Nick Saban opened up this week’s SEC spring meetings in Destin, FL with some strong words on satellite camps calling them a “disadvantage” for the conference.
Satellite camps have become a hot topic of conversation recently as Big Ten schools like Penn State and Michigan have used them to make recruiting inroads into SEC territory. The term describes the practice of a school’s coach/coaching staff serving as guests at camps held by other institutions such as high schools and smaller colleges. Due to SEC restrictions, the practice does not extend to Nick Saban and his peers in the south.
Saban even went so far as to call for a completely level playing field.
“But let me say this, in general about rules … we need to have the same rules in the Big 5 in all the leagues, all five leagues. If we’re going to compete for the championship and everybody’s going to play in the playoff system and everybody’s going to compete for that, then we need to get our rules in alignment so we’re all on a level playing field, whether they’re transfer rules, whether they’re satellite camps. It’s a disadvantage not to be able to do something in one league and be able to do it in another. It’s a disadvantage to be able to recruit a player in one league and not be able to do it in another. And it’s also a disadvantage if you start bringing up things like if a player gets suspended or whatever from one school, he can’t transfer to another. Well, these things need to be global, otherwise we’re going to become a farm system for all the other leagues.”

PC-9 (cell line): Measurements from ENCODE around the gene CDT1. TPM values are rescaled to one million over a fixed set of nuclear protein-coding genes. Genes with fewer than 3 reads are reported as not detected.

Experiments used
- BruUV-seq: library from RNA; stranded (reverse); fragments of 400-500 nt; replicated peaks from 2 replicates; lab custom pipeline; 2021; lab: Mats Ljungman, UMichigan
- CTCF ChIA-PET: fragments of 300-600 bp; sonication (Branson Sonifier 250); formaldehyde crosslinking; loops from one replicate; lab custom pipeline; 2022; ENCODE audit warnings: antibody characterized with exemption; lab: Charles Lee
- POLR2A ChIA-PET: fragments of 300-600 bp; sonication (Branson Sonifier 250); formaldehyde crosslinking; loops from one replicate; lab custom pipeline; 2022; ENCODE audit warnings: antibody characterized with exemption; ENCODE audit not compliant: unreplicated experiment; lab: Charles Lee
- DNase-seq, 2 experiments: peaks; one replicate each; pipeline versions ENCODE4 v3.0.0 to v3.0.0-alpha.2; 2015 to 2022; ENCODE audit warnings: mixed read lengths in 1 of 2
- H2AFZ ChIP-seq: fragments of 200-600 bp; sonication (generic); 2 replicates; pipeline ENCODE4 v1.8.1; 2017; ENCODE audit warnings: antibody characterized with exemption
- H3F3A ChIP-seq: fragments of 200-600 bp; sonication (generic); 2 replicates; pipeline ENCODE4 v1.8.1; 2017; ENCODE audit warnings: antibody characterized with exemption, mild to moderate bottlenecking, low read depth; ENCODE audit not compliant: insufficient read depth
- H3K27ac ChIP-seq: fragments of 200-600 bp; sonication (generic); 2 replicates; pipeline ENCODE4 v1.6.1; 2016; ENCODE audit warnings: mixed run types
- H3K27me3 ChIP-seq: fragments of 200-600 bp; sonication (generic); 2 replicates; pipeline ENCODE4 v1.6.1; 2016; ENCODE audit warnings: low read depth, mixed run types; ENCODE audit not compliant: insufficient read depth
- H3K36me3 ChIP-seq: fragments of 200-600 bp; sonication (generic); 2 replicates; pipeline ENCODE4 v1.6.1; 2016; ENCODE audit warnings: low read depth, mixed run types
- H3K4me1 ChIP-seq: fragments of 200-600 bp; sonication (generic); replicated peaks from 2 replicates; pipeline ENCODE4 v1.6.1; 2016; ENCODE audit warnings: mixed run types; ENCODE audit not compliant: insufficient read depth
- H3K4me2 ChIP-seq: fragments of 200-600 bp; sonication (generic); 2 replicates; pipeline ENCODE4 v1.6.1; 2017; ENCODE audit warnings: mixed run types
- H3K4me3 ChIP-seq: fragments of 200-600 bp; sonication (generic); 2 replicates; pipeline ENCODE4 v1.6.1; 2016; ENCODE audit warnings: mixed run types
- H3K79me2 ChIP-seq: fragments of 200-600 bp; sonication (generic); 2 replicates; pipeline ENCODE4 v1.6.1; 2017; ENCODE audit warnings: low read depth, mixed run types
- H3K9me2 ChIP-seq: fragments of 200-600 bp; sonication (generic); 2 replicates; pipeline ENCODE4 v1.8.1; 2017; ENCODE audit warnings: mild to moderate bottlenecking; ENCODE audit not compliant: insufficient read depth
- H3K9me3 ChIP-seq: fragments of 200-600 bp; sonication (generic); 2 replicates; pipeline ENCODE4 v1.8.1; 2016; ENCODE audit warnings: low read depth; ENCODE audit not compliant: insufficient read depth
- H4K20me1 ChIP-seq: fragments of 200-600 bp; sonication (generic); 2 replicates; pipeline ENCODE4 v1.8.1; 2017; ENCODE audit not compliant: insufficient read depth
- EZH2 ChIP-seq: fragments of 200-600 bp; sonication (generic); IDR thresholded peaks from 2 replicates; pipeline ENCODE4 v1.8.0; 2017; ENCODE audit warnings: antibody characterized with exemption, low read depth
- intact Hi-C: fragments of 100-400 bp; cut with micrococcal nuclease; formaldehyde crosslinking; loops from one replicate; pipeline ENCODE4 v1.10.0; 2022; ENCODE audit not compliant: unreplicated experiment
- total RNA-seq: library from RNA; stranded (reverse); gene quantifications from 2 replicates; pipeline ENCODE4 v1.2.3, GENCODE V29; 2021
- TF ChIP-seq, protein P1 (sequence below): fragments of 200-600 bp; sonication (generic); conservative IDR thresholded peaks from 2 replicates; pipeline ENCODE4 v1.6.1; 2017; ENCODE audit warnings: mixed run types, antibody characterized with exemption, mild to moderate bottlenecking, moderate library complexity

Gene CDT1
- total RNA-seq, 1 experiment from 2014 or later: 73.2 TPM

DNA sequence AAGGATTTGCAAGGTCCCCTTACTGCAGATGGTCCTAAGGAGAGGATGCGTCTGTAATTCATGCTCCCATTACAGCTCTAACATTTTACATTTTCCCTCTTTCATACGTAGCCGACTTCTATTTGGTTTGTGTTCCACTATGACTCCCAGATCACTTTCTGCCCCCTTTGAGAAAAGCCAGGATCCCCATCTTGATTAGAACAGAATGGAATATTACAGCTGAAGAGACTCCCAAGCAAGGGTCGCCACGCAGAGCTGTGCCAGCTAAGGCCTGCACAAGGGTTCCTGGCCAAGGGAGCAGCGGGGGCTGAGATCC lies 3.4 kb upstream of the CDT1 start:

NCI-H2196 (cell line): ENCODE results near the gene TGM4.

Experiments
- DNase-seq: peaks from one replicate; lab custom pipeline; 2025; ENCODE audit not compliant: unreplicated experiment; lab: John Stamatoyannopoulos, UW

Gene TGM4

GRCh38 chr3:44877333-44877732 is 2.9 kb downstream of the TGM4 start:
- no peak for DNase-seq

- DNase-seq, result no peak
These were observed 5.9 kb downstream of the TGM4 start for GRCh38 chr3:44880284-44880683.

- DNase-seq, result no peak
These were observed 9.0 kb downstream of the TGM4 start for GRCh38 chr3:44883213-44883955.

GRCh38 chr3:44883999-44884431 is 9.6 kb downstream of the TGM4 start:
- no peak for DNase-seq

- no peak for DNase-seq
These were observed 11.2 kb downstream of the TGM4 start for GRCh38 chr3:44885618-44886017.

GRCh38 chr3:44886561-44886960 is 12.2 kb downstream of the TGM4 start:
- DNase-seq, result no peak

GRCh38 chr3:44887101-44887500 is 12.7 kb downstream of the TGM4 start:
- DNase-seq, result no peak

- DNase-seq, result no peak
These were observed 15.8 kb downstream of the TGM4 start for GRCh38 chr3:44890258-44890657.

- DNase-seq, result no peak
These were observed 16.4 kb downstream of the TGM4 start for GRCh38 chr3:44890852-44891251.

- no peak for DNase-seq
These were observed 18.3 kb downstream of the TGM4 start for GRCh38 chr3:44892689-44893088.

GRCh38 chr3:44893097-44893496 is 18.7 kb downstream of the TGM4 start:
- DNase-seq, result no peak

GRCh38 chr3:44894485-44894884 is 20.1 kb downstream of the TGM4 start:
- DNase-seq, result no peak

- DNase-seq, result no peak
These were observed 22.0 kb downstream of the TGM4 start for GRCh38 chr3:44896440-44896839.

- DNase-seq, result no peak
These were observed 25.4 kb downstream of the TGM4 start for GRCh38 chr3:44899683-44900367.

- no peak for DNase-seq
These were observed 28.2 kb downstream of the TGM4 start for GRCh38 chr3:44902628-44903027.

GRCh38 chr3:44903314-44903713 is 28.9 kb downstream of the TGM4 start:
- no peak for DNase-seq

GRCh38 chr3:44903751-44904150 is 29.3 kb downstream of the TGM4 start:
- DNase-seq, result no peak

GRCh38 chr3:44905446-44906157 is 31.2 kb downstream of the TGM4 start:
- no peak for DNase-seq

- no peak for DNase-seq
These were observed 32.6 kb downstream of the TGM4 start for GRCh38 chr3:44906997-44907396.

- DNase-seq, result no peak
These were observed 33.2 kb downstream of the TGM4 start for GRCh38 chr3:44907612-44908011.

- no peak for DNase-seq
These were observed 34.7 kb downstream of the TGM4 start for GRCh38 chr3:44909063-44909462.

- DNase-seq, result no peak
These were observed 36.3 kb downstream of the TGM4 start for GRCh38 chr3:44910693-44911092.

It’s a fair point. Recruiting is a cutthroat enterprise and the SEC isn’t doing its coaches any favors by tying them down with restrictions that coaches in other conferences aren’t faced with. It’s hard enough recruiting against the ACC and fellow SEC coaches to keep local talent without the Big Ten opening a temporary shop down the road.
It doesn’t make much sense for the Power 5 not to homogenize the rules, to an extent. The national championship pie is a big one that every conference wants a piece of, and, as Saban points out, the SEC has not gotten a slice the last two years.
“Then the first question we’re going to get asked is — (the SEC) won seven national championships in a row … and the first question I get asked is ‘What’s the state of the SEC? You haven’t been in championship game the last two years.’”